Book 2 Chapter 10 Section 1-23
We have reached the point where Calvin draws out the similarities between the covenants to show their common elements. The next chapter will look at the differences. The main thrust of his argument is that the main differences can be explained by a different mode of administration, but the reality and substance is the same.
Calvin summarises his main arguments for the unity of the covenants under three headings:
- That the Jews were invited to the hope of immortality, rather than purely temporal blessings
- That their covenant was founded upon the mercy of God and not on their merit (ref Book 3 Chapters 15-18)
- That they both had and knew Christ the Mediator (see Chapter 6)
It is principally the first point that Calvin addresses in this chapter. He spends a long time going through the life story of Adam, Noah, Abraham, Isaac and Jacob demonstrating that each of them, while receiving great and precious promises, did not seek fulfillment only in this present life. Rather the promises they were given were intended to lift up their thoughts to the hope of immortality and a future life.
There is much to be learnt in this chapter about the prosperity gospel. The idea that the promises of temporal blessing given to Old Testament believers should be named and claimed by modern Christians in order to satisfy our material desires is the exact opposite of what God was trying to illustrate through the first covenant. They are a picture, or symbol, of the heavenly Jerusalem that is to come.
God was intending their physical blessings to point to a more fulfilling and permanent future blessing after death. Indeed, most of these faithful believers never saw even the material blessings, but they trusted that the God who would provide a land for their descendants would also find a resting place for their own souls.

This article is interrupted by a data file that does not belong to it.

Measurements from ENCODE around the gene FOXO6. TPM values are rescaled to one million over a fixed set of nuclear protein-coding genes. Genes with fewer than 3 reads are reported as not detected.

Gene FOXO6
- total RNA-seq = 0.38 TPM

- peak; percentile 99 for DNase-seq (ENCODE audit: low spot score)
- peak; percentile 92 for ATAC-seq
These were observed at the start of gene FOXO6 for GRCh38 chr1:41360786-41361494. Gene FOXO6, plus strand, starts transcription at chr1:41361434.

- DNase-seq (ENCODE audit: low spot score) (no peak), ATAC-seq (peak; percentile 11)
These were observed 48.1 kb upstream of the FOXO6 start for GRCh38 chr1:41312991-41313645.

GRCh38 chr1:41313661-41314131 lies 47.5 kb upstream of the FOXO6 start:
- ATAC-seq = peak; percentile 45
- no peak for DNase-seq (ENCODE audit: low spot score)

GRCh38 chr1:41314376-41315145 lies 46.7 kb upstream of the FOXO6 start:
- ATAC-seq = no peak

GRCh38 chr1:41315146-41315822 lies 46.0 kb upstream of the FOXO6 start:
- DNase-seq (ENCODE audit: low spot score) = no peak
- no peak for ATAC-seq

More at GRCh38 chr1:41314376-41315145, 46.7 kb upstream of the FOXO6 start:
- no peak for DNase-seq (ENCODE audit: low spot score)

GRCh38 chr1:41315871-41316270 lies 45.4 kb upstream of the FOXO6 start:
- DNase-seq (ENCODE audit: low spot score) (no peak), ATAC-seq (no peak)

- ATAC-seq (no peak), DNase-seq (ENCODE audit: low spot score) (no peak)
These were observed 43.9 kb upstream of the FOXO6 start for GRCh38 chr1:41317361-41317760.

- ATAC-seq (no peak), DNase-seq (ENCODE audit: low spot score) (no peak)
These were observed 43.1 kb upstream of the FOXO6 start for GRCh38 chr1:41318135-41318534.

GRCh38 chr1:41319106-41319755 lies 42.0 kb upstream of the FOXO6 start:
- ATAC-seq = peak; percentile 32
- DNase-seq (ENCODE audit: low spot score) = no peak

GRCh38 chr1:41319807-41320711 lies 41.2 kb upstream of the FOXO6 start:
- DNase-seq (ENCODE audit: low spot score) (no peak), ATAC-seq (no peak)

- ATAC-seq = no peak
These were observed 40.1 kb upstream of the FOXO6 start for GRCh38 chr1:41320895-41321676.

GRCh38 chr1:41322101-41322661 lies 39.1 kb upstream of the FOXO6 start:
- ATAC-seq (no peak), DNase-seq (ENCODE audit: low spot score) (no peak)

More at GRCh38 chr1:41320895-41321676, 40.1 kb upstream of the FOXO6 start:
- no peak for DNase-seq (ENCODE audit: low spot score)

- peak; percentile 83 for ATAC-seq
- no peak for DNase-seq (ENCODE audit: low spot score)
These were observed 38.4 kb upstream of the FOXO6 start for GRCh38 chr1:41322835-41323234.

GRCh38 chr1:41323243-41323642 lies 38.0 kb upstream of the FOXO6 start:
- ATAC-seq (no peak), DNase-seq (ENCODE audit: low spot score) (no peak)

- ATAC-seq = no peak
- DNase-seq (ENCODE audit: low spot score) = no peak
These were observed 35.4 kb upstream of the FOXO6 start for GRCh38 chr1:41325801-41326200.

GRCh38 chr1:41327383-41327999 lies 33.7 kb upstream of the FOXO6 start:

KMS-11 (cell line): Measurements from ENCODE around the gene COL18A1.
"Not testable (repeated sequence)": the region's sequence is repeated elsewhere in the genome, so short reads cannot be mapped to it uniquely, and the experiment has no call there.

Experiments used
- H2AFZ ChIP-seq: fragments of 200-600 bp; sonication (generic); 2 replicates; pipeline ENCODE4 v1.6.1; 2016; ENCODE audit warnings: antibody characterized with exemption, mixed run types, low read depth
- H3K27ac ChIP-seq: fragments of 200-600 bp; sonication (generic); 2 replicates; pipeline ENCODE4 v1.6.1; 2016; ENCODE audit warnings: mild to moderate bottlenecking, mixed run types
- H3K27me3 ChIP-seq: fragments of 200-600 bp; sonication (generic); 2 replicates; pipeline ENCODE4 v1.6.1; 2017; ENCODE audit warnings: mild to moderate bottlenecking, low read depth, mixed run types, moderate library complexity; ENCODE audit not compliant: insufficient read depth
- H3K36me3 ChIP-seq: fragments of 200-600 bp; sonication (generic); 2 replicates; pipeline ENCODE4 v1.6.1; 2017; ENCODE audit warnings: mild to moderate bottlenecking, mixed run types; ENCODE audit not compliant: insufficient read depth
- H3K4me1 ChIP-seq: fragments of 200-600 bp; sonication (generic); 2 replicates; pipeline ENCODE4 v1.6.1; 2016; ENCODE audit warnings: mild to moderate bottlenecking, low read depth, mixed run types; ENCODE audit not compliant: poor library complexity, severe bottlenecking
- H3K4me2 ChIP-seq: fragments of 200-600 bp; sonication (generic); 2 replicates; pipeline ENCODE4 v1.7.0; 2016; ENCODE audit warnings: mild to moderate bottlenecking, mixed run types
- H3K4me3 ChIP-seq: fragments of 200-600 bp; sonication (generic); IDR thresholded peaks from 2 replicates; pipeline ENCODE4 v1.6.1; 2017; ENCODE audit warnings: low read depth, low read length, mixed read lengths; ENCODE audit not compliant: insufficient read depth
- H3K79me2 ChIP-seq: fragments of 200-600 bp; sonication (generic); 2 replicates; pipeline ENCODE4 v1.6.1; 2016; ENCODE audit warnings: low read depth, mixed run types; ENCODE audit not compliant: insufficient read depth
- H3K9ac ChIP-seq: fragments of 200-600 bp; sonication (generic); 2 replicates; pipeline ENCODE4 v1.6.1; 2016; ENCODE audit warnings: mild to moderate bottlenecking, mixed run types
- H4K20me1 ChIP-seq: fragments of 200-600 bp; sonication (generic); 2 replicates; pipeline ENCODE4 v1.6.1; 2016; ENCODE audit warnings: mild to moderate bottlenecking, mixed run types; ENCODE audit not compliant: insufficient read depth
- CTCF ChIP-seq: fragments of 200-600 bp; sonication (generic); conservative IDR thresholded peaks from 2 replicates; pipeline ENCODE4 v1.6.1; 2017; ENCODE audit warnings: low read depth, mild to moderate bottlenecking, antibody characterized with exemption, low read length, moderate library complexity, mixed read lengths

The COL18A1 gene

Standing on this side of the cross we have a far superior view of our future inheritance. We can see the limitations of the material blessings provided under the old covenant and we have a much brighter view of our glorious inheritance. Indeed, the mystery of the ages, which was hidden from them, has been revealed to us. Why then do some become intoxicated with the loose change of earth, when all heaven is before us? If we have learnt anything from our journey through the Old Testament it must be to take our eyes off our present circumstances and look with the eye of faith for the future revelation of the children of God. For that day when we shall be like Him for we shall see Him as He is.
“These were all commended for their faith, yet none of them received what had been promised. God had planned something better for us so that only together with us would they be made perfect.” Hebrews 11.39+40
Father, cure us of our intoxication with the things of this world, strip us of all that we rely on that we may cast our entire hope and security on You. May You show us that we are only pilgrims in a foreign land. That we have no enduring city and no reason to linger. Amen